“We think that we have a safer approach. We call it ‘security by design’: We don’t consider all apps secure in the same way. Each app has a badge depending on the reputation of the developer: Trusted, Unknown, Warning, Critical,” he says.
“We are almost 100% sure that apps with a trusted badge are safe. But new apps from new developers, [carry] more risk in spite of all the technology we have developed to detect it. They keep the badge ‘unknown‘ until the community vote it as trusted. This can take some weeks, it can take some months.”
“Of course, if our anti-malware systems detect problems, we classify it as ‘critical’ and the users don’t see it at all,” he adds.
Almost 100% secure then. But if Google’s counter claim to justify choking off access to Aptoide is that the app “can download potentially harmful apps” the same can very well be said of its Play Store. And Google certainly isn’t encouraging Android users to pause that.
On the competition front, Aptoide presents a clear challenge to Google’s Android revenues because it offers developers a more attractive revenue split — taking just 19%, rather than the 30% cut Google takes off of Play Store wares. (Aptoide couches the latter as “Google’s abusive conditions”.)
So if Android users can be persuaded to switch from Play to Aptoide, developers stand to gain — and arguably users too, as app costs would be lower.
While, on the flip side, Google faces its 30% cut being circumvented. Or else it could be forced to reduce how much it takes from developers to give them a greater incentive to stock its shelves with great apps.
As with any app store business, Aptoide’s store of course requires scale to function. And it’s exactly that scale which Google’s behavior has negatively impacted since it began flagging the app as insecure a year ago, in June 2018, squeezing the rival’s user-base by up to a fifth, as Aptoide tells it.
“Google is ignoring the injunction result and is disregarding the national court. No company, independently of the size, should be above court decisions. But it seems that is the case with Google,” he says.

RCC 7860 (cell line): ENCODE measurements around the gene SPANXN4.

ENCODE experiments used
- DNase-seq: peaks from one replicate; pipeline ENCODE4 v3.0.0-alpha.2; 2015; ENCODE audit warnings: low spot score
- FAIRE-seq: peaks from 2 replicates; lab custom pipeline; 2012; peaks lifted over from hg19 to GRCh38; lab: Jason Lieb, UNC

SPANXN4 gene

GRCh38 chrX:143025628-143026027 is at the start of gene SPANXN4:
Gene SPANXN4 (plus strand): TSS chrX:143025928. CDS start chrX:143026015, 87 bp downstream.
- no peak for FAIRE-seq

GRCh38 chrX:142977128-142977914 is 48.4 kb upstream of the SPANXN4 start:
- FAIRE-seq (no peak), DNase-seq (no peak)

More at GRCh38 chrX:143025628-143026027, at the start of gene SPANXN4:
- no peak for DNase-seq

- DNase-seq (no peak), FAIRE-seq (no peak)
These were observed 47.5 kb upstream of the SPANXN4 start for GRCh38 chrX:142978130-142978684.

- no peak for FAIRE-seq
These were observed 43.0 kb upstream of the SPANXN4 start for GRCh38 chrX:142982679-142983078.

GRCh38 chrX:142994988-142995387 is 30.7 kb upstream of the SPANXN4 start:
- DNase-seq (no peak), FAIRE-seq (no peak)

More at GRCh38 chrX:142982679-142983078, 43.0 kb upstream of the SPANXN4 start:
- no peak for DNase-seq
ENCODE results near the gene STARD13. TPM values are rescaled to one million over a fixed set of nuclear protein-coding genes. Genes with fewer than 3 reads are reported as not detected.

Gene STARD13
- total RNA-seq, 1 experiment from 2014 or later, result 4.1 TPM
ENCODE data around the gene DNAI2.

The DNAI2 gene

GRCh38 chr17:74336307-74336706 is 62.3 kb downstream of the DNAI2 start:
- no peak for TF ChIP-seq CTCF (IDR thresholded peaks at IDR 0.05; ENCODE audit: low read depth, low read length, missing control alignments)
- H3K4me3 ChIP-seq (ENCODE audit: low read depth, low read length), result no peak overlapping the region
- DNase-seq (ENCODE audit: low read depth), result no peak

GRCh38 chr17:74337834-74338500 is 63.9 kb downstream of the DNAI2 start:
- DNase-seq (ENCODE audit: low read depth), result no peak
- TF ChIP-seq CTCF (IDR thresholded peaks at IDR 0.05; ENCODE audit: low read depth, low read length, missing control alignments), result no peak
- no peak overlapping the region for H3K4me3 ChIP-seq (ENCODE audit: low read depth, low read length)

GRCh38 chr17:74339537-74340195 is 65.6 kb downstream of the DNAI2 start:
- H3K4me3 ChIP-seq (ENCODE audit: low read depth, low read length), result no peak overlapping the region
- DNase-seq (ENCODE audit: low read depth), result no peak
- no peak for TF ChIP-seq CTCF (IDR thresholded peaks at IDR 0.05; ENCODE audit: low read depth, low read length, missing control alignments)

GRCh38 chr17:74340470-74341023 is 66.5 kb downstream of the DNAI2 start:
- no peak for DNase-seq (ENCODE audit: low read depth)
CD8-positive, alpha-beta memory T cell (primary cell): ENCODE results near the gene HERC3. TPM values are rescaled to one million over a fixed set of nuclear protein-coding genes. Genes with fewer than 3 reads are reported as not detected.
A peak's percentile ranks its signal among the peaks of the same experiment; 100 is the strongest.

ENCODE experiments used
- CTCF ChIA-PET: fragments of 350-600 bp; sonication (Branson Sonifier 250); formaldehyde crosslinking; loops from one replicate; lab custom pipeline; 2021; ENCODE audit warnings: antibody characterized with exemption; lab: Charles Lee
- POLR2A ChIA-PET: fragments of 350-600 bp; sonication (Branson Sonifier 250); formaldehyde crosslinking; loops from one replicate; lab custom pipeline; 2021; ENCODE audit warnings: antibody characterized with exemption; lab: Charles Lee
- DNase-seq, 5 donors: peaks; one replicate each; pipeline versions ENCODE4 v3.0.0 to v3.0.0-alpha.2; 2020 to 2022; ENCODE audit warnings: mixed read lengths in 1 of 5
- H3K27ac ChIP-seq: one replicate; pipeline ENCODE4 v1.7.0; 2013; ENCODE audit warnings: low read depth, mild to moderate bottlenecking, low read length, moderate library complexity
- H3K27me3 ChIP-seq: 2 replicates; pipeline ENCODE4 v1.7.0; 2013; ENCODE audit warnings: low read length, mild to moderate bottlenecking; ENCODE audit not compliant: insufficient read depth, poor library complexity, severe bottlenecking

“Our legal team believe that the decision applies to 82 countries but we are pursuing first the total compliance with the decision in Portugal. From there, we will seek the extension to other jurisdictions.”
“We tried to contact Google several times, via Google Play Protect feedback form and directly through LinkedIn, and we’ve not had any feedback from Google. No reasons were presented. No explanation, although we are talking about hiding Aptoide in millions of users’ phones,” he adds.
“Our point in court it’s simple: Google is using the control at operating system level to block competitors at the services level (app store, in this case). As Google has a dominant position, that’s not legal. Court [in Portugal] confirmed and order Google to stop. Google didn’t obey.”
Aptoide has not filed an antitrust complaint against Google in the US — focusing its legal efforts on that front on local submissions to the European Commission.
But Trezentos says it’s “willing to cooperate with US authorities and provide factual data that shows that Google has acted with anti-competitive behaviour” (although he says no one has come knocking to request such collaboration yet.)
Despite some changes rivals continue to complain that its changes do not go far enough to create a level playing field for competition.
There has also not been any relief for Aptoide from the record breaking antitrust enforcement. On the contrary Google appears to have dug in against this competitive threat.
“The remedies are positive but the scope is very limited to OEM partnerships,” says Trezentos of the EC’s 2018 Android antitrust decision. “We proposed additionally that Google would be obliged to give the same access privileges over the operating system to credible competitors.”
We’ve reached out to the Commission for comment on Aptoide’s complaint.